Møns Klint – where Denmark was born
Let us start our journey south of Copenhagen, on the island of Møn. From here, guides at the GeoCenter science centre will escort you on a trip to Møns Klint, the most popular and stunning natural attraction in Denmark. These dramatic white chalk cliffs rise to a height of almost 130 metres and plunge into the depths of the Baltic Sea's turquoise waters. As you walk along the shore in search of fossils and amber, you may spot a group of Peregrine falcons in the distance; watch as these birds, trained for hunting as in the days of Erik the Red, perform their aerial ballet.
Guides will then help you discover the other riches of the local biosphere; the island is home to unique flora and fauna that cannot be found anywhere else in Denmark. The limestone soil of the Klinteskoven Forest provides an abundance of stunning nature where giant trees overhang precipices, home to 18 rare species of wild orchids.
After your educational walk, head back to the GeoCenter and explore the museum's interactive exhibitions. A new voyage awaits as you travel 70 million years back in time and discover Denmark's past. It is an unforgettable experience for young and old alike.
GeoCenter Møns Klint
Stengårdsvej 8, 4791
+45 55 86 36 00
Meeting the giants of Nordic mythology in Norway
Our next stop is Åndalsnes in Norway, where we will discover an amazing place: Trollveggen or Troll Wall. Local folklore tells that trolls who were not back home before sunrise were turned into stone. That is why the Romsdalen valley snakes between mountains with towering walls and spectacular formations.
The awesome Troll Wall rises more than 1,100 metres above the valley floor. It is the highest vertical rock face in Europe and a popular place for parachute jumps if extreme thrill-seeking is your thing. Experienced mountaineers also love this place for its ultimate climbing challenge.
On the western and least steep side of the mountain, take one of the signposted hiking trails to reach the summit. The climb lasts about three hours, but your efforts are more than rewarded by the majestic panorama the Trollveggen delivers: the Romsdalen valley opens up over a kilometre below you, edged by colossal mountains, including the summit of Romsdalshorn which stands in front of you, rising to 1,555 metres above sea level.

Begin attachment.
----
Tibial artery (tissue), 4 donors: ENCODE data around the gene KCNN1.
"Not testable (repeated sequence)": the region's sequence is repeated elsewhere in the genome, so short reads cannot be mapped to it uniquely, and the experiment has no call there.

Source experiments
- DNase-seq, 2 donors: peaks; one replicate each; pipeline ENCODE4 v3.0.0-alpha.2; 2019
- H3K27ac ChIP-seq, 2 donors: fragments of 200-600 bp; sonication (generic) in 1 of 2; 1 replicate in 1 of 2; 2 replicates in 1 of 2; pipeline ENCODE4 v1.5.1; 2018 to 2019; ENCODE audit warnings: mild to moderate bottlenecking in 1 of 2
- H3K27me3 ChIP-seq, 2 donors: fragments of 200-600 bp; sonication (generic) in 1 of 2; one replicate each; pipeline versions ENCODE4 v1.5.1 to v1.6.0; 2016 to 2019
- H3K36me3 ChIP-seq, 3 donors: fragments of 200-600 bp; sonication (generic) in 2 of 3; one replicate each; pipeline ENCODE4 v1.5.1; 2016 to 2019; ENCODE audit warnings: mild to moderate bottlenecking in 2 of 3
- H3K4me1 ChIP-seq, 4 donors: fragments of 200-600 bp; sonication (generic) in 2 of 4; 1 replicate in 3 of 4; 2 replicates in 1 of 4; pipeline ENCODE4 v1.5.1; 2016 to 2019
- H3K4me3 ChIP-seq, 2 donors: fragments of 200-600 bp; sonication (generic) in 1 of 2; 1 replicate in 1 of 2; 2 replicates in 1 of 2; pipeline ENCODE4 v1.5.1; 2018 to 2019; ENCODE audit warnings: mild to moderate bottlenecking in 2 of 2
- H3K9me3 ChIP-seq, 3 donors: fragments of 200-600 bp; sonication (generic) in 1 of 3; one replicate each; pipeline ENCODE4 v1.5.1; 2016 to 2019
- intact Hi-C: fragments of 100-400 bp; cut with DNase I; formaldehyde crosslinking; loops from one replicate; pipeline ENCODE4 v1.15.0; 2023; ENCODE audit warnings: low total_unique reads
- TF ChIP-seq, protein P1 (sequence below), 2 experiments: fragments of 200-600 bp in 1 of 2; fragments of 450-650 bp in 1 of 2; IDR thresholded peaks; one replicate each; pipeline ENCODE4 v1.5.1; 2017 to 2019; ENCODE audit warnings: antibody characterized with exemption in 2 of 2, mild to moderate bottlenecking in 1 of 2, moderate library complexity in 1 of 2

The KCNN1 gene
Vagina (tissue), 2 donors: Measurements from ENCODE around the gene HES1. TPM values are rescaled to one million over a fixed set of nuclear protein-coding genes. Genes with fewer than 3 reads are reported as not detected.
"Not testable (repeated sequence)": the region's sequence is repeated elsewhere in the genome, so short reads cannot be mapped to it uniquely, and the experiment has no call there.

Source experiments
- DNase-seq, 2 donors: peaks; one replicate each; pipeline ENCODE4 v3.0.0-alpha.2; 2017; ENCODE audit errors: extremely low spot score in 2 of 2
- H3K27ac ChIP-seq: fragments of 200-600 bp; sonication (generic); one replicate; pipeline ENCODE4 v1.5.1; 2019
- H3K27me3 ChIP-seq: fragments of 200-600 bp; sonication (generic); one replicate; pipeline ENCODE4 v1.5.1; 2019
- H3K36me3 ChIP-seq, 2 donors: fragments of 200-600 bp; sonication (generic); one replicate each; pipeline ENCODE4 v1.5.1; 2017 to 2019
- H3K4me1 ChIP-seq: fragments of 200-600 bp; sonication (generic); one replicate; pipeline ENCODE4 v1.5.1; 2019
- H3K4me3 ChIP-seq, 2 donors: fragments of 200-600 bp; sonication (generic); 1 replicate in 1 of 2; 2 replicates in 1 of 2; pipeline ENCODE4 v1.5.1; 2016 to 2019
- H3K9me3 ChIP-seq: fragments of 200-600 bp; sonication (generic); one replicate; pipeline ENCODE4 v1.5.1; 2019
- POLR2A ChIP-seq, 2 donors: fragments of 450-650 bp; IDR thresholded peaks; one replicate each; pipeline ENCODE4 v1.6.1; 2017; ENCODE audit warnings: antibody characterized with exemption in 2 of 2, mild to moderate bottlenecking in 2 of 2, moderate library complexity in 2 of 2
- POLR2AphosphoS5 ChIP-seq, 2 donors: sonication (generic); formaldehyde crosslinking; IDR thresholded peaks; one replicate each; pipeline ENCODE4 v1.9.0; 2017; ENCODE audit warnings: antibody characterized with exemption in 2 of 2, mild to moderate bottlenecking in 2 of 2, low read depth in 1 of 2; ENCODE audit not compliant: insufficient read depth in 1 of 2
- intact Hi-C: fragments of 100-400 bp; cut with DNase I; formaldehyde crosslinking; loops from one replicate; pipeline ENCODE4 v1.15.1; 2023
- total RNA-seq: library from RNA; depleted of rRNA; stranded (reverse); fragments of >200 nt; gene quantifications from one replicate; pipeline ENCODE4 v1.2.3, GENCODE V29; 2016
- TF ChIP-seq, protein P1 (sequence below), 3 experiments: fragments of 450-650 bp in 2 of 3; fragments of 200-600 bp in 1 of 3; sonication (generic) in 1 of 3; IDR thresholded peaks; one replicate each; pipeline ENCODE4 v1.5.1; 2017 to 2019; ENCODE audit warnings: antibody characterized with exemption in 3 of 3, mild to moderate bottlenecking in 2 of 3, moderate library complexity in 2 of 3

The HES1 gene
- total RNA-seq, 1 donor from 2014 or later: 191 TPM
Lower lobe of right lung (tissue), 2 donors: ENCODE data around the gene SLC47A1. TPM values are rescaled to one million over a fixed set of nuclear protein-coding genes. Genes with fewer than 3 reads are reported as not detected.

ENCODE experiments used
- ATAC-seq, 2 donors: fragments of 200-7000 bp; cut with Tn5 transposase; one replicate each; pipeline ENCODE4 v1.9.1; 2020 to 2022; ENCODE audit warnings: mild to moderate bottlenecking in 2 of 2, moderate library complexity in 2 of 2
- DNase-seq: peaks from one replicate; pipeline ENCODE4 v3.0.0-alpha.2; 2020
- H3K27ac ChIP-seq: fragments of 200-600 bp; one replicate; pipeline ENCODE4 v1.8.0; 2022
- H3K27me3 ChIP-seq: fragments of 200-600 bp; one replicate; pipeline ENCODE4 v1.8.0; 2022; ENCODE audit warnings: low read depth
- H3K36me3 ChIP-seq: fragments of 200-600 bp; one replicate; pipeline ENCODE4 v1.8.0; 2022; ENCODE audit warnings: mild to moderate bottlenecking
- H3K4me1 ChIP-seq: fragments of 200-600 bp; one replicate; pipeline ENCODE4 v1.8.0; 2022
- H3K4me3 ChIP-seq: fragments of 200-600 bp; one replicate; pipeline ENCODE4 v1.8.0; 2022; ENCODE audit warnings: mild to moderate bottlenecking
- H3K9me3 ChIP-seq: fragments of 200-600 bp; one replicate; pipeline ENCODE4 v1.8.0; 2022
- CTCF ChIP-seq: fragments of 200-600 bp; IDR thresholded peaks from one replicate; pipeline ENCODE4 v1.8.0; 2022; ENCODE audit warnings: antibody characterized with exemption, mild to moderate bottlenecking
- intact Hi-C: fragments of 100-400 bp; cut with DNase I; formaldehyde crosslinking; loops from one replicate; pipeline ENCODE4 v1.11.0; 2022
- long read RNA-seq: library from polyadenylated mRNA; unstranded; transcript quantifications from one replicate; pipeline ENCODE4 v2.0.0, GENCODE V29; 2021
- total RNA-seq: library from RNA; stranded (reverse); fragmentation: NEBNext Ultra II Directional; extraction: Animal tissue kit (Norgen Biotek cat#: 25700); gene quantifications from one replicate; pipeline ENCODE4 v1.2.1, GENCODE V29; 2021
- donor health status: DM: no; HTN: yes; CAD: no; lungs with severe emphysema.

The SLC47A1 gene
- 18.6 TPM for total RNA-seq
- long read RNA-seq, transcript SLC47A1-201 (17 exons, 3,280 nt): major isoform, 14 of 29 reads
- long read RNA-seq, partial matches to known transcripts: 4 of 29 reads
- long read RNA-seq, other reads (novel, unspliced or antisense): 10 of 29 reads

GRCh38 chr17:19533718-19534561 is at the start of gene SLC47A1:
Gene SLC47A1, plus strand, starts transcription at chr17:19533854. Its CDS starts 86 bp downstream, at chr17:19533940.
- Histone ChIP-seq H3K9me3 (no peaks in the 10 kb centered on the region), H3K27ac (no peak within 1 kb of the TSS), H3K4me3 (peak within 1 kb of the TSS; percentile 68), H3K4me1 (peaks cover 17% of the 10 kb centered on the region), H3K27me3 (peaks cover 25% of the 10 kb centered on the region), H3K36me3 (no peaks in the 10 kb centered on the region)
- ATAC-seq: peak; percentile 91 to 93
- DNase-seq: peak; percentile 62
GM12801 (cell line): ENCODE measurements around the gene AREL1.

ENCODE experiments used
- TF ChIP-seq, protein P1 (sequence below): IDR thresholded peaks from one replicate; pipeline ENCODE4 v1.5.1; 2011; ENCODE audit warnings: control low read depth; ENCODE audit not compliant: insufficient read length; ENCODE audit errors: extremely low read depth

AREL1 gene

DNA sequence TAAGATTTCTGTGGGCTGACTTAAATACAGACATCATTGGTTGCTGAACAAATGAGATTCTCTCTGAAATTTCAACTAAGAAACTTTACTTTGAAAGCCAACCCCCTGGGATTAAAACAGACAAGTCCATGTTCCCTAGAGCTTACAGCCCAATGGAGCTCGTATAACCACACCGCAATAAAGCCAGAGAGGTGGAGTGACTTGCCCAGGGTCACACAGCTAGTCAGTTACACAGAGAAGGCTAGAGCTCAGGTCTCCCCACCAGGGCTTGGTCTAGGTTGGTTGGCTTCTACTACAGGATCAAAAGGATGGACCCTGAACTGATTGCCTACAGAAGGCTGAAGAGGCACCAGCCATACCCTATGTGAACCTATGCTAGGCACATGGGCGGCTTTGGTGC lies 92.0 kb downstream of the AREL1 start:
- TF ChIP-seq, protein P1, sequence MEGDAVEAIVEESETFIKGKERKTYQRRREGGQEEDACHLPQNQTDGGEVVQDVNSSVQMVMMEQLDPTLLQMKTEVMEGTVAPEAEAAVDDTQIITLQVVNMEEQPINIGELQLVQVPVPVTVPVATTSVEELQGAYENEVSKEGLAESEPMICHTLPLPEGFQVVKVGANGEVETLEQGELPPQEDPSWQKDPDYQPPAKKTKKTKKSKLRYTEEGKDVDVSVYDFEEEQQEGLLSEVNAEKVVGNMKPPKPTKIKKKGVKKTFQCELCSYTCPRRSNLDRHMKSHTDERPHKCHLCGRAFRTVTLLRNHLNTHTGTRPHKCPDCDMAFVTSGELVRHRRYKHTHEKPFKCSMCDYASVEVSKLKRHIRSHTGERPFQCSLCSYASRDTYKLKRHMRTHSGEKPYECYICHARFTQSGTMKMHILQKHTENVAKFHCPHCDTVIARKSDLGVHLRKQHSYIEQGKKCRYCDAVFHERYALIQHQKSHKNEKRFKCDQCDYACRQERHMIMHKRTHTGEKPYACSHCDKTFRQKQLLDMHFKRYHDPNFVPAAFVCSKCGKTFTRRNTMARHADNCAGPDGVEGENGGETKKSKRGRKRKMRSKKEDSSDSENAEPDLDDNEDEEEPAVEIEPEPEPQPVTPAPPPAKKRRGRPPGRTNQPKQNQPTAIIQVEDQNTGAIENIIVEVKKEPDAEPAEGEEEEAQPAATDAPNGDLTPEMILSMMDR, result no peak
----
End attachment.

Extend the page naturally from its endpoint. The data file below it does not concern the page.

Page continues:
Experiencing the heart and soul of Viking heritage in Norway
The next stop on our Scandinavian voyage and still in Norway are the Lofoten Islands. Considered by many as a corner of paradise, the archipelago has an unusually mild climate, beaches and a rugged coastline, offering a plethora of activities to recharge your batteries, such as climbing, hiking, cycling, diving, fishing and even surfing.
Throughout the glorious era of the Vikings, the Lofoten Islands were known as the birthplace of the most powerful Nordic warriors, such as Thorir the Stag. At the Lofotr Viking Museum in Bøstad, you can really get to the heart of Viking culture, discovering their rites, their food and their history. Open all year, you can even set sail on a Viking ship, find out about Viking crafts, sit down to a traditional banquet and take part in activities typical of the age, such as archery, horseshoe throwing and balancing games. It all makes for a memorable immersion in Viking culture.
Lofotr Viking Museum
+47 76 15 40 00
Sweden's breathtaking Rapa River
We are now off to the Sarek National Park, to Jokkmokk, in Swedish Lapland. This is the largest national park in Sweden and it attracts scores of hikers all year long, wanting to see its stunning views for themselves. Make yourself comfortable at the Buffé Trädet, a small restaurant which is really welcoming and friendly, just like the Samis, Lapland's indigenous people, and try out the local cuisine. On the menu, you will find lappkok (a dish made from reindeer marrow and liver) and renklämma, a wrap made from cumin bread stuffed with slices of reindeer meat.
Then head up to the Rapa River, also known as the Rapaätno River. It may only be 55 kilometres long, but it runs through some incredible locations, from its source in the park's glaciers to Lake Tjaktjajaure, and especially the delta that it forms at the mouth of Lake Laitaure. This whole area is commonly known as the “Alaska of Europe” because of its pristine nature and rugged landscapes. You might even cross paths with a brown bear, considered by the Vikings as the king of animals, a Eurasian lynx or even an Arctic fox – once-in-a-lifetime encounters.
Sarek National Park
+46 971 222 50
Västra Torggatan 12
962 31 Jokkmokk
+46 73 846 78 91